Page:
In a note the mayor read aloud, Officer Kane, on leave this week, pledged intensified efforts “to enforce the vehicle and traffic laws of the State of New York [and] the village. The safety of residents as well as of the motorists is of great concern to my department,” Kane wrote. “I do not want to see this problem continue or escalate.”
Trustee J. Ralph Falloon proposed raised crosswalks and Trustee Airinhos Serradas noted that Fishkill uses them in its historic area. Village officials seemed to take some immediate steps in response to the concerns. A Cold Spring Police car parked mid-way up Church Street at 2:30 on Wednesday afternoon and a village staff member said Trustee Bruce Campbell had contacted the New York State Department of Transportation on Wednesday morning to explore options for the village. In recent months, residents of Parrott and Bank Streets, Fair Street, and Marion Avenue also have complained about traffic behavior that threatens neighborhood safety.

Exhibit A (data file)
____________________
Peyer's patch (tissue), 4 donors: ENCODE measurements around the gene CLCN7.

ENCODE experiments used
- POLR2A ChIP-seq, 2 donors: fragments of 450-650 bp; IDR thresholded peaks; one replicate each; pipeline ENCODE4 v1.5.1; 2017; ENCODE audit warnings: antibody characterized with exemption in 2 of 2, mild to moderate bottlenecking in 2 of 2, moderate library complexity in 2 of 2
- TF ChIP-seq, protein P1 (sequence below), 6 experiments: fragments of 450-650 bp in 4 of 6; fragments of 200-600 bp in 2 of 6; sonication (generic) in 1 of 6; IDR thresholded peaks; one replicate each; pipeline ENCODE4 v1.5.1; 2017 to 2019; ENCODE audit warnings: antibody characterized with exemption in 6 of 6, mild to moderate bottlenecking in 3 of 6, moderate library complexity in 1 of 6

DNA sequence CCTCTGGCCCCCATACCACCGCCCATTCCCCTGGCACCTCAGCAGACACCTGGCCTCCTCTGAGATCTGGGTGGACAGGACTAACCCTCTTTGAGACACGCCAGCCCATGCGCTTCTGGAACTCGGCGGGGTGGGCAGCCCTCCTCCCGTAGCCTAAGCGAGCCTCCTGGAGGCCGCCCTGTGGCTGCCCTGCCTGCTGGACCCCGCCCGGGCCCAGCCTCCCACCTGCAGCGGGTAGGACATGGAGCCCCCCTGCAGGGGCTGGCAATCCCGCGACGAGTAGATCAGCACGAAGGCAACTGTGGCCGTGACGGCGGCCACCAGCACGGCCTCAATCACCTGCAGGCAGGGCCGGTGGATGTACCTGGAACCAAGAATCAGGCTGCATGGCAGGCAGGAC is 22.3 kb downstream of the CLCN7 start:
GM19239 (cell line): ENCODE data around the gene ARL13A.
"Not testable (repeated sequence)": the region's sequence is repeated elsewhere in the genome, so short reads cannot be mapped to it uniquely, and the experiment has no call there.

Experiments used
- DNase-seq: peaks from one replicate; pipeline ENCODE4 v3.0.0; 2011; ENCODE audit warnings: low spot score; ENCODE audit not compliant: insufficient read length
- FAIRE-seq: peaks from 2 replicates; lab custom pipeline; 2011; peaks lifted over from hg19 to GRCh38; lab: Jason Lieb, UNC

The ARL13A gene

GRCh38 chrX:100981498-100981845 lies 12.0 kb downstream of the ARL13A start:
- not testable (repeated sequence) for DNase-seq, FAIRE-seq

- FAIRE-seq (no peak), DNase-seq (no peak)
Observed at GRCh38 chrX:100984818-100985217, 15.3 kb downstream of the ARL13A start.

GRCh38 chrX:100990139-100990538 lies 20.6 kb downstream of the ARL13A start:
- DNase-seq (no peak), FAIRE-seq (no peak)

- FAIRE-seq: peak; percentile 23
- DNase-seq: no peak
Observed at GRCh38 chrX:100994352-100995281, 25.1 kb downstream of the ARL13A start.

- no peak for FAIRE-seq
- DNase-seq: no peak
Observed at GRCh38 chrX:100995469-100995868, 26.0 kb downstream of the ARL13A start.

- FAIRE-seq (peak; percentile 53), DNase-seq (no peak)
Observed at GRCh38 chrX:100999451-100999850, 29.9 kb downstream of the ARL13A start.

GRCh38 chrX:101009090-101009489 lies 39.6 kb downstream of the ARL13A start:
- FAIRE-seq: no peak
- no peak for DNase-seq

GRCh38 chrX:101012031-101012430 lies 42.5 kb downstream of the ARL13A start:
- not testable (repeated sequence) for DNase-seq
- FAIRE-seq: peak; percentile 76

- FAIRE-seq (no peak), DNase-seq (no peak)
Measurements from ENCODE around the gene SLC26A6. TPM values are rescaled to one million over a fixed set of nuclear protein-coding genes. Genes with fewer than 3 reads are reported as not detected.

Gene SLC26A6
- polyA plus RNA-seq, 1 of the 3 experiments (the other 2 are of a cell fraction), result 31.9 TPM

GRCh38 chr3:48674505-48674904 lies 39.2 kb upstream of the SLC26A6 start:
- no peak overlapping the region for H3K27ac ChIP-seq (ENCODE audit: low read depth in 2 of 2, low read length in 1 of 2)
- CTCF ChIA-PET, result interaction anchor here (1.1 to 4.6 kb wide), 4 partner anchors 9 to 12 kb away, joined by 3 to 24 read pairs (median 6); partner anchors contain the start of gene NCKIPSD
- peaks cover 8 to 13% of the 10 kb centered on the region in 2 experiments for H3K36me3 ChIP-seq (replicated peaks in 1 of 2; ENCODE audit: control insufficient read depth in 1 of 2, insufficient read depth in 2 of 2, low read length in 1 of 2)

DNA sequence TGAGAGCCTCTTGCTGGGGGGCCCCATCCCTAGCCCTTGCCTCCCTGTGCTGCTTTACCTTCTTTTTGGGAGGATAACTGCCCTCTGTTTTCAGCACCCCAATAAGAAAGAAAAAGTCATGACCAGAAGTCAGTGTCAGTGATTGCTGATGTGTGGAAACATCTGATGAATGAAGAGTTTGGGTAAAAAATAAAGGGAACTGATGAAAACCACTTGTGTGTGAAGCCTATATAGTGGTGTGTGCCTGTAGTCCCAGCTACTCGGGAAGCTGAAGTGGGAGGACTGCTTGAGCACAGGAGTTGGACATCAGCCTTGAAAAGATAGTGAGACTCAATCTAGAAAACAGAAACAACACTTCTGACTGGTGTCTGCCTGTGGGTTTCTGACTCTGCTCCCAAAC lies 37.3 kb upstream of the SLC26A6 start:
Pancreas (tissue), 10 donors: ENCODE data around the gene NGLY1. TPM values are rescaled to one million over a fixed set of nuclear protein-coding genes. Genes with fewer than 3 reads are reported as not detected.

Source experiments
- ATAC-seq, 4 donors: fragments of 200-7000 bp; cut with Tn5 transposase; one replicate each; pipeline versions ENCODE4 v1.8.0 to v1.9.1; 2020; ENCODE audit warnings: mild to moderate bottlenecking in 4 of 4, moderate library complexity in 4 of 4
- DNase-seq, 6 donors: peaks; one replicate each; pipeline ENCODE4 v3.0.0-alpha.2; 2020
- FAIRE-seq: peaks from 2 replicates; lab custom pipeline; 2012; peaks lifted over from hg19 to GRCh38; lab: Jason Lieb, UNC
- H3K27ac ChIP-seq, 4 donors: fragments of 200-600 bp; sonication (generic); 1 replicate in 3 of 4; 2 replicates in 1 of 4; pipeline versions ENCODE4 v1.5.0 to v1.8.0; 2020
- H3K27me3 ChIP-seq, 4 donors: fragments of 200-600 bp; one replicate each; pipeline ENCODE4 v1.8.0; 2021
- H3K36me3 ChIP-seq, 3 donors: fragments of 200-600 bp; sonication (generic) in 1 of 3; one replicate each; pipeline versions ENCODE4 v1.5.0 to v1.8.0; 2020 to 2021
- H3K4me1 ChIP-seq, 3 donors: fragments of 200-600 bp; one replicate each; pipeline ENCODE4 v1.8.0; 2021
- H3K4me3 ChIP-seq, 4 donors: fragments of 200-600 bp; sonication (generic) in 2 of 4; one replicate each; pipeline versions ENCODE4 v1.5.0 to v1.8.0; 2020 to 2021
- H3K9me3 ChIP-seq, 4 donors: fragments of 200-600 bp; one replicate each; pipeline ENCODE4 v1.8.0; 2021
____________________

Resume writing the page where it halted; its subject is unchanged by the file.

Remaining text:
Another recurring issue –fate of the former Butterfield Hospital property — also returned to the Village Board’s agenda on Tuesday. The mayor announced that earlier in the day he had met with State Assemblywoman Sandy Galef, County District 1 Legislator Vincent Tamagna, County Executive Robert Bondi, Philipstown Supervisor Richard Shea, and Nelsonville Trustee Anthony Merante to discuss the site, which the county proposes to buy from its private owner. “It’s moving forward over at the County” with various initiatives underway “to make it a reality,” Gallagher said.